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Rafael Nadal beats Dominic Thiem to win 10th title in Barcelona Open

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BARCELONA, Spain (AP) Rafael Nadal defeated Dominic Thiem 6-4, 6-1 to win his 10th Barcelona Open title on Sunday.

It was the second consecutive week that Nadal had won a tournament for the 10th time. He had become the first men’s tennis player in the Open era to win the same title 10 times at the Monte Carlo Masters last Sunday.

“It means a lot to me to win 10 titles here in Barcelona as well,” Nadal said. “To win in Barcelona and Monte Carlo gives me a dream start to the clay season.”

It was Nadal’s second title of the season and 71st of his career. The fifth-ranked Spaniard had lost his previous three finals, including to Roger Federer in the Australian Open.

Next month he will try to win a 10th French Open title. The last of his 14 Grand Slams was three years ago in Roland Garros.

Nadal broke the ninth-ranked Austrian late in the first set and early in the second, then cruised to close out the match for his 51st career title on clay. He saved the only break point he conceded to Thiem at the “Rafa Nadal” center court. He was only broken twice in 47 service games throughout the week.

“It was vital for me to win the first set,” Nadal said. “It was difficult. I had a few more chances than him, but it was very even.”

The 30-year-old Nadal has won 10 consecutive matches and is 21-1 in his past 22 sets.

Thiem, who had upset top-ranked Andy Murray in the semifinals on Saturday, was trying to win his second title of the season. He won in Rio de Janeiro in February.

Nadal won five straight titles in Barcelona from 2005-09, then three consecutive from 2011-13, and now two in a row in 2016 and this year. He has a 10-0 record in finals in Barcelona, losing only one set.

Nadal improved to 53-3 at the ATP World Tour 500 event.

Victoria Azarenka misses direct entry for U.S. Open

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NEW YORK — Two-time U.S. Open runner-up Victoria Azarenka is ranked just below the cutoff for direct entry into the year’s last Grand Slam tournament.

Azarenka, a former No. 1 and twice the champion at the Australian Open, is No. 108 this week, seven spots outside of an automatic spot in the main draw.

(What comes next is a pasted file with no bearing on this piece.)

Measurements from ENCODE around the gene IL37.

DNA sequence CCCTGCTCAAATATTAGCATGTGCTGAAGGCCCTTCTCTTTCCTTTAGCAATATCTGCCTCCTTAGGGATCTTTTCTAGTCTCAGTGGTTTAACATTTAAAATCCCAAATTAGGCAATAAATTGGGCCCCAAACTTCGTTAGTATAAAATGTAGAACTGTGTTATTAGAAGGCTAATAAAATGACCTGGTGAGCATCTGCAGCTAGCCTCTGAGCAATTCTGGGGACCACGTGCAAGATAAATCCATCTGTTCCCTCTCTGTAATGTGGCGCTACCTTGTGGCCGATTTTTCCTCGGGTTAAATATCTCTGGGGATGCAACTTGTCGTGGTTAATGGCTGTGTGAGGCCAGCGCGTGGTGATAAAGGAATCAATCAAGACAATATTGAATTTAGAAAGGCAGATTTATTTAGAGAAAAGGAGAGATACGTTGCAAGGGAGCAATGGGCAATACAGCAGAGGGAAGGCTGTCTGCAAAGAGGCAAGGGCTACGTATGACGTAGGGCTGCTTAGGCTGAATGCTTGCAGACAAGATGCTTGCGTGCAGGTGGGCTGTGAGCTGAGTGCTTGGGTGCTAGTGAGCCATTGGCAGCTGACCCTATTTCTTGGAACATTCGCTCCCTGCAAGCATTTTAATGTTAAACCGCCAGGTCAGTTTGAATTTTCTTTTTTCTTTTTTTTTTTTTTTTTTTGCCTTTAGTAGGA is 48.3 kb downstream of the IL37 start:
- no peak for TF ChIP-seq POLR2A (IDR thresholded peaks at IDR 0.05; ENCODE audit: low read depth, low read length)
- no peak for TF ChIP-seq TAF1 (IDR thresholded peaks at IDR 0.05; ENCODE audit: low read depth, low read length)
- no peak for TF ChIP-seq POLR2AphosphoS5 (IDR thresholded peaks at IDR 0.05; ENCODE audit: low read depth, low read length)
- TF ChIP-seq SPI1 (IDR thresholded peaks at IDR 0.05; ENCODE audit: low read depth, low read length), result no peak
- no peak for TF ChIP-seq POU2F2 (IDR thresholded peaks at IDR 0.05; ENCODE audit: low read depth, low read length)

The U.S. Tennis Association announced Wednesday that defending champion and top-ranked Rafael Nadal is one of six past male singles champions in the U.S. Open field, along with Roger Federer, Novak Djokovic, Andy Murray, Juan Martin del Potro and Marin Cilic. Another past title winner at Flushing Meadows, Stan Wawrinka, is ranked 199th this week.

The women’s winners with direct entry based on this week’s rankings are six-time champion Serena Williams, two-time champ Venus Williams, defending champ Sloane Stephens, Maria Sharapova and Samantha Stosur.

Nadal-Djokovic semifinal suspended after 3rd set

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LONDON (AP) It was the kind of tennis that Wimbledon’s Centre Court crowd would gladly have watched all night long.

The show being put on by Novak Djokovic and Rafael Nadal was so good it could have been an instant classic had they been able to finish their semifinal before the tournament’s 11 p.m. curfew.

Instead, the two players – and a disappointed audience – were sent home after the third set on Friday with Djokovic leading 6-4, 3-6, 7-6 (9) following a tense tiebreaker that had more entertaining rallies than some entire matches.

The two players didn’t even get onto the court until after 8 p.m. because of an earlier marathon semifinal won by Kevin Anderson and when Djokovic converted his second set point in the tiebreaker – having saved three of Nadal’s – the clock had ticked a couple of minutes past 11. That left organizers no choice but to call it a night, although the announcement from the chair umpire led to a scattering of boos from some fans who clearly wanted more.

Most of them will have to watch the rest on TV.

The match will resume at 1 p.m. local time on Saturday, before the women’s final between Serena Williams and Angelique Kerber. At stake is a place in Sunday’s men’s final against the man who was partly at fault for keeping Nadal and Djokovic out there so late. Anderson’s win over John Isner lasted 6 + hours and went to 26-24 in the fifth set.

Djokovic-Nadal had clearly been the headline act of the day – they have five Wimbledon titles between them and met in the 2011 final while Anderson and Isner had never made the semifinals before – and their tennis was at another level from the earlier match. Even Anderson said he could feel during his match that the crowd would rather be watching the next one.

“They’ve paid to see two matches, and they came pretty close to only seeing one match,” Anderson said. “I can feel the crowd (get) pretty antsy for us to get off the court. They’ve been watching us for over six hours.”

While Anderson-Isner was mostly a serving duel with a few longer rallies thrown in, Djokovic and Nadal repeatedly slugged it out from the baseline, chasing each other around the court and coming up with spectacular winners from every corner.

Many of the best points came in the tiebreaker, including a 23-shot rally that Nadal finished off with a forehand half-volley drop shot to set up his first set point.

It was one of three successful drop shots from the Spaniard in the tiebreaker alone, but Djokovic answered with one of his own to save the second set point at 7-6.

He eventually went up 10-9 with the help of a backhand passing shot and an errant shot into the net by Nadal brought the entertainment to an end – for now.

It led to the unusual situation of both players leaving the court to a huge ovation – and applauding the fans in return – but without there being a clear winner or loser.

To be continued.